In down town Toronto there is an exceptionally good bakery called St John’s. Trained by bakers from Brittany’s Pain de Vie community, this small bakery sells french style bread both wholesale and retail to realise a number of aims:
1. The profits from the bakery fund the St John’s Mission
2. The bakery employs a number of staff, many of whom have come through dark periods in their life during which they may have wrestled with addiction or mental health problems
3. The bakery trains volunteers and apprentices and is a haven for stray bakers (like me) who find a welcome refuge, a group of like minded people, and some expert tips on “easier ways to roll out baguettes” or “when to use steam in the oven”.
St John’s the Compassionate Mission is an “Apostolate of the Carpatho-Russian Orthodox church of the Ecumenical Patriarchate of Constantinople, in co-operation with local Orthodox churches of Greater Toronto.” I am not entirely sure what that means but what I do know is that since 1986, the mission has provided physical and spiritual haven for anyone in need. Housed in a building in the East End of Toronto, the main building has a tiny kitchen that turns out incredible meals that are free for those in need 365 days a year. Family nights and community dinners are weekly events and at any time during the day anyone can go in and find something
to eat and someone to talk to. I was there just after Christmas, on family night, and was both heartened and saddened to see the large dining hall nearly full of families tucking into a warm dinner in the company of one another. Heartened because the atmosphere was genuinely warm and comforting, and saddened that in a city as wealthy as Toronto, such a big dining hall could be so full of people who otherwise would not get enough to eat. Both Father Roberto’s office and the chapel open up off the dining hall and the basement houses administrative offices and a large room that holds various events including the St. John’s academy – an after school club/tutoring programme that is free for at risk and “new comer” children three days per week. The tutors are working professionals who volunteer their time tutoring English and Math to the 20 or so children between the ages of 12 and 18 who attend.
The philosophy of St John’s Mission is as follows, “The most fundamental need of people is something that most people take for granted – a meaningful place in a healthy community, a sense of belonging. Without it, drug rehab, improved housing or employment programs have little effect. Without it, people remain trapped in a lifestyle that is difficult to escape. When people do not feel like they belong, they just cannot seem to recover.” This desire to build community is shared by Virtuousbread.com and so, when I heard about the St John’s bakery from a friend, and then read about it in the foodie section of Toronto Life magazine, and then explored the ethos of the place on their website, I knew I just had to bake there, and bake there I did.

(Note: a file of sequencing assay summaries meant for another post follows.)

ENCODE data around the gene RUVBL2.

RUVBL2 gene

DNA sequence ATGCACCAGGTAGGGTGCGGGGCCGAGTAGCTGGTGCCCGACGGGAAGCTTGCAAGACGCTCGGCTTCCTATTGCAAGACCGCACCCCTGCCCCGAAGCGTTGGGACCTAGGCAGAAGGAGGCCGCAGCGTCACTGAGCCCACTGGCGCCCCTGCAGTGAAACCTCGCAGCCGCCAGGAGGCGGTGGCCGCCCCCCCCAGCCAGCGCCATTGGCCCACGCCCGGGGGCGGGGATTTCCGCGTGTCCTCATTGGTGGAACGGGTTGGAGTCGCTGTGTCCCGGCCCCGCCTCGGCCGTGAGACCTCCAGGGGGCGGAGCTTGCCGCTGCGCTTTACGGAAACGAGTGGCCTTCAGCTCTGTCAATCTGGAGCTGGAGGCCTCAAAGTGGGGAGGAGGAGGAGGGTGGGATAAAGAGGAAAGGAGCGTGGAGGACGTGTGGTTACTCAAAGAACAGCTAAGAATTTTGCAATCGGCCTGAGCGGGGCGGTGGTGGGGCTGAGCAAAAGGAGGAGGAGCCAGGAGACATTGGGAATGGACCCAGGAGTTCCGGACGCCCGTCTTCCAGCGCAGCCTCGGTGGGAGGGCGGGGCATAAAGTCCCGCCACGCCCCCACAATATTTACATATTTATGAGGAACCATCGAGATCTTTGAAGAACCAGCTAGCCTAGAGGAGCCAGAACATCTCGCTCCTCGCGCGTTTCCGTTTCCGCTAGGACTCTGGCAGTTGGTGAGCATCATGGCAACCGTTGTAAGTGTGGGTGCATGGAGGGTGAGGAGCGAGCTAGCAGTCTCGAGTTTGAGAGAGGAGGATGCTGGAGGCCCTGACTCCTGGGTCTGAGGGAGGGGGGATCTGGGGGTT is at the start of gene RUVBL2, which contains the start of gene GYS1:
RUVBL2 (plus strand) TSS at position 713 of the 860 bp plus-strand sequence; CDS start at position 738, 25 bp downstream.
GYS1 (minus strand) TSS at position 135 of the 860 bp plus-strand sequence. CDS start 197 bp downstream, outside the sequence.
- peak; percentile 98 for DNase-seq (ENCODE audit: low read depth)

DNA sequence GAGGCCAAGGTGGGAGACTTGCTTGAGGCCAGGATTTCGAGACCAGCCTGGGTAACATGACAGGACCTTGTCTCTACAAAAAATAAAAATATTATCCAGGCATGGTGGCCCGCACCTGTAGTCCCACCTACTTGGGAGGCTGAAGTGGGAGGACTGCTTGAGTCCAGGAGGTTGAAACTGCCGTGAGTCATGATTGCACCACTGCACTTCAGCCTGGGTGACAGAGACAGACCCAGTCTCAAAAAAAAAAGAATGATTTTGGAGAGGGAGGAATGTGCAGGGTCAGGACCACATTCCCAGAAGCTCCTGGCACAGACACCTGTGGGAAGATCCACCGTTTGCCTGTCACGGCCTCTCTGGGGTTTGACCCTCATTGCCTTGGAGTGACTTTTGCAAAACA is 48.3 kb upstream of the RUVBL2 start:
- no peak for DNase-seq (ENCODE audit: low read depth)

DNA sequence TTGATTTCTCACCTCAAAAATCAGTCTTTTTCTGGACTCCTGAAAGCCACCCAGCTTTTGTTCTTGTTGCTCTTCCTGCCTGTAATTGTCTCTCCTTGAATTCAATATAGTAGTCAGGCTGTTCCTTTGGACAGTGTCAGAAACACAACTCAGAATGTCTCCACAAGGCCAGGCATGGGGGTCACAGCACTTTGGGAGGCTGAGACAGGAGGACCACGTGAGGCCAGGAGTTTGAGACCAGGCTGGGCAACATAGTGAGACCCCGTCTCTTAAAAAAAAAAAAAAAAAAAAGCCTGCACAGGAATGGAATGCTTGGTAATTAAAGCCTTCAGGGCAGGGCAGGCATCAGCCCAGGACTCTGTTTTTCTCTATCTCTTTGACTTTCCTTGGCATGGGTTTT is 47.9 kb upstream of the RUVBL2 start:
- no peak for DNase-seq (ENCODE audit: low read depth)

Graciously welcomed by Shawn, a golf pro turned bakery manager, I went into the bakery itself (housed in the next door building to the mission) and was warmly greeted by a lovely crew and shown where to get a cap and an apron. The shift had just started and we were working through a wholesale order of about 650 pieces (not a big order) that included English muffins, olive and coriander bread, angelius, baguette, red fife, walnut raisin, marble, integral and spelt loaves. I was immediately set to work shaping, weighing, and shifting baskets to the proofing area and finished loaves to the packing area. The crew working that night was small – three full time bakers, one packer, one apprentice, one volunteer, and me – the visiting eccentric baker from London. Thankfully, I think everyone who works there is a bit eccentric because they did not think it was odd of me at all to appear out of nowhere and want to bake with them. Father Roberto could not have been more welcoming or interested. Sadly, he was rushing off to a family event and I had very little time with him but he struck me as a warm and genuine person, highly intelligent, and wise. The only thing he wanted in exchange for welcoming me into bake with the mission was feed back on what they could do better. Here it is: nothing.
Seriously. The bread is fabulous, the variety, the quality, the love that goes into it, the dedication and skill of the crew that make it are all overwhelming. It’s a business and it has to work hard to stay on top of its game. Nobody is buying that bread because it is cheap or because it funds a good cause. They are buying the bread because it is excellent. The fact that the bakery is a haven and the profits are put to good use are the proverbial icing on the cake.